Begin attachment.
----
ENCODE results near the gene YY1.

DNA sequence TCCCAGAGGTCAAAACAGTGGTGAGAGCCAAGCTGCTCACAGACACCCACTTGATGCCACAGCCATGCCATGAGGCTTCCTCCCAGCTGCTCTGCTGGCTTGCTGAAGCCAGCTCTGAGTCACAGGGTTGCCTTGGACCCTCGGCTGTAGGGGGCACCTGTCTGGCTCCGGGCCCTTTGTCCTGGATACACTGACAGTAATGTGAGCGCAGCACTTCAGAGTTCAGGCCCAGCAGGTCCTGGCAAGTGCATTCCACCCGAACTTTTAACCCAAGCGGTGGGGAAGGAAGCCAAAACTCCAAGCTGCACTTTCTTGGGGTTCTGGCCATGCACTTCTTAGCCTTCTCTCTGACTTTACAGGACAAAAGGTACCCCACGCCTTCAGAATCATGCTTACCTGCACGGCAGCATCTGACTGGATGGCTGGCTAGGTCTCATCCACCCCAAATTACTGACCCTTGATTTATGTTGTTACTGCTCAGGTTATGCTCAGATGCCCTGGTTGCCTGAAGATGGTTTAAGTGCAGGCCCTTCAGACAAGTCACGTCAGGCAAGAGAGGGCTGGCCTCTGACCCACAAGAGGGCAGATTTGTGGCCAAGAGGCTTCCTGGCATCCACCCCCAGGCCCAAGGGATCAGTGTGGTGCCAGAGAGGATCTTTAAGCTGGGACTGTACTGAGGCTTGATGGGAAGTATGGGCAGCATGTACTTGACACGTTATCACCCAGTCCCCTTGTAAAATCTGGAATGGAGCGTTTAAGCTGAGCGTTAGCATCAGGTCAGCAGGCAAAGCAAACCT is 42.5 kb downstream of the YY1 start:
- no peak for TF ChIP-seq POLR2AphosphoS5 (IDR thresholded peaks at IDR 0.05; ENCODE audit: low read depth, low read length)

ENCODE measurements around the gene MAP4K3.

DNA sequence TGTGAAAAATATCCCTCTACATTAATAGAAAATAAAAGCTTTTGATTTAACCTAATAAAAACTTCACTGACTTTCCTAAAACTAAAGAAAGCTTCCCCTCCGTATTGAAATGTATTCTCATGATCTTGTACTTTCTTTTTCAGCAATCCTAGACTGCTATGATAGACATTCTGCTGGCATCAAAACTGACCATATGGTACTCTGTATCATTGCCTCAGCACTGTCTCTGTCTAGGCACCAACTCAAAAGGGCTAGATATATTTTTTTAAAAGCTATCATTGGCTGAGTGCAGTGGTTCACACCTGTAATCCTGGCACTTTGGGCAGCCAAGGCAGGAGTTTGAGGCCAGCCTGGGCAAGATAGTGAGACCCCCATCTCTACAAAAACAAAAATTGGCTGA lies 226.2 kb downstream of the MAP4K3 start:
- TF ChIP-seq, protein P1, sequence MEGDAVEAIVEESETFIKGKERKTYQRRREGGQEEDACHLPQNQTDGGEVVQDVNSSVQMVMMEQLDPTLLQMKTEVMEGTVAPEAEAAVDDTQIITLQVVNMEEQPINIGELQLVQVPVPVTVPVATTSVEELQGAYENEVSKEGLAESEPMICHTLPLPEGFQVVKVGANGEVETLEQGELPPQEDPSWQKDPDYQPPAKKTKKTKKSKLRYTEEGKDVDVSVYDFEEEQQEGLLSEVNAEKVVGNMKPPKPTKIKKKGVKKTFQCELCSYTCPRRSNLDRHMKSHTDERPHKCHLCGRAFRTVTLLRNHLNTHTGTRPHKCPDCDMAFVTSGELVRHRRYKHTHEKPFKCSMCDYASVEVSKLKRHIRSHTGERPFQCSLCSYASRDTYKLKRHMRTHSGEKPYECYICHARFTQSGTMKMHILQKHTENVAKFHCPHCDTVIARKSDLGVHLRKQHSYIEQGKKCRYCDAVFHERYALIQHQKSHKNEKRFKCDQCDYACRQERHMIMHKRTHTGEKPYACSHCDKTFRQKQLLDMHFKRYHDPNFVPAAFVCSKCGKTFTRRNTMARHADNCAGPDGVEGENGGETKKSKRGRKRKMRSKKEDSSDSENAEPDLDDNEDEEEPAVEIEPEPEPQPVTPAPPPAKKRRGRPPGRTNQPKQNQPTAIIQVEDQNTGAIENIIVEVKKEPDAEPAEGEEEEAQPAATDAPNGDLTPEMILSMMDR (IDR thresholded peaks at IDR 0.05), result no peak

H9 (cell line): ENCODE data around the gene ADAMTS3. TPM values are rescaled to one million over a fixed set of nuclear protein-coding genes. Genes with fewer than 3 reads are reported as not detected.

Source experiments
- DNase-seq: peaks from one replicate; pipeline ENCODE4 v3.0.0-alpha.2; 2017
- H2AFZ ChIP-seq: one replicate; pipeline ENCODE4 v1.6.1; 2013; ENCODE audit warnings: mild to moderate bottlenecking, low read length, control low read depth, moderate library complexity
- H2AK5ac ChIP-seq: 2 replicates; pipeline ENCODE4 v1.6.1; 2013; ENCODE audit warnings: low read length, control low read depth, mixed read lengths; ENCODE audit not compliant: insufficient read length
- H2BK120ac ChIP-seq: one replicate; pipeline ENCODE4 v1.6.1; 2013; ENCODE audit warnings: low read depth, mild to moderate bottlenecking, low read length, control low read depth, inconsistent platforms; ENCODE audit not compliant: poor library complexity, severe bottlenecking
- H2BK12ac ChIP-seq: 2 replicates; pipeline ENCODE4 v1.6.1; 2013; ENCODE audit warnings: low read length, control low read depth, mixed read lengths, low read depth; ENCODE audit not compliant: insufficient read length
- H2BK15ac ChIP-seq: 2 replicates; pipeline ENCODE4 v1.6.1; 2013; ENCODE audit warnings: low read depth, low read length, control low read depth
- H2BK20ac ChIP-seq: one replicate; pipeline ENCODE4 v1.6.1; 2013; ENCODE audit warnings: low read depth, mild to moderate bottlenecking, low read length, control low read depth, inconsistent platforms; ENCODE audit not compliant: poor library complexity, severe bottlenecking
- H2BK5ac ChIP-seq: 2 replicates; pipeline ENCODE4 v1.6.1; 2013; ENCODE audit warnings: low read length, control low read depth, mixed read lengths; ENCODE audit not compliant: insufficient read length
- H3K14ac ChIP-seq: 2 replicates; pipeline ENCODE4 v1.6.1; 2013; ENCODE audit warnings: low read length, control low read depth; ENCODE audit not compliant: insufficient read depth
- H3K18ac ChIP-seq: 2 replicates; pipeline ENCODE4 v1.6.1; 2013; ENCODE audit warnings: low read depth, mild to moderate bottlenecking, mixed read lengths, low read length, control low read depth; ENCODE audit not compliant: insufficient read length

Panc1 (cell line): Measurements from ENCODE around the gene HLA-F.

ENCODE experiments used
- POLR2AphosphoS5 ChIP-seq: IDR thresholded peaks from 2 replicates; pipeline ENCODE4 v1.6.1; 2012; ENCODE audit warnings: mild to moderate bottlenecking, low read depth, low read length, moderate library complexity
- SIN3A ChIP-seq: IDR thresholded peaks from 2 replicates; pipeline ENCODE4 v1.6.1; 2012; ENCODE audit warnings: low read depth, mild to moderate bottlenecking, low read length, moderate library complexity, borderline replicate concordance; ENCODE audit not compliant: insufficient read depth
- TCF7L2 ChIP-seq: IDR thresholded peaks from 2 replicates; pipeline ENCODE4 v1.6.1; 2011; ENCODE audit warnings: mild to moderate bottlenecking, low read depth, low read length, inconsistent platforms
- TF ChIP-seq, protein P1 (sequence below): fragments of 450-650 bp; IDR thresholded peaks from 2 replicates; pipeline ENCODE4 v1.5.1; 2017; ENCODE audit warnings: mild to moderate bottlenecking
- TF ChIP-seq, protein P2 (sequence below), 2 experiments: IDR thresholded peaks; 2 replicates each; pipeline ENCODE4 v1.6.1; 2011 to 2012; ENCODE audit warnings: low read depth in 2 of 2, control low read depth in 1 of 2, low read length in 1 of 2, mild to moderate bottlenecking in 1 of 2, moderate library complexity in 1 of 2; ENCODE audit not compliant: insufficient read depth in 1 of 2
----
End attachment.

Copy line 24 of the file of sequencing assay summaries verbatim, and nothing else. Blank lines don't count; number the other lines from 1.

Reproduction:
- TF ChIP-seq, protein P1 (sequence below): fragments of 450-650 bp; IDR thresholded peaks from 2 replicates; pipeline ENCODE4 v1.5.1; 2017; ENCODE audit warnings: mild to moderate bottlenecking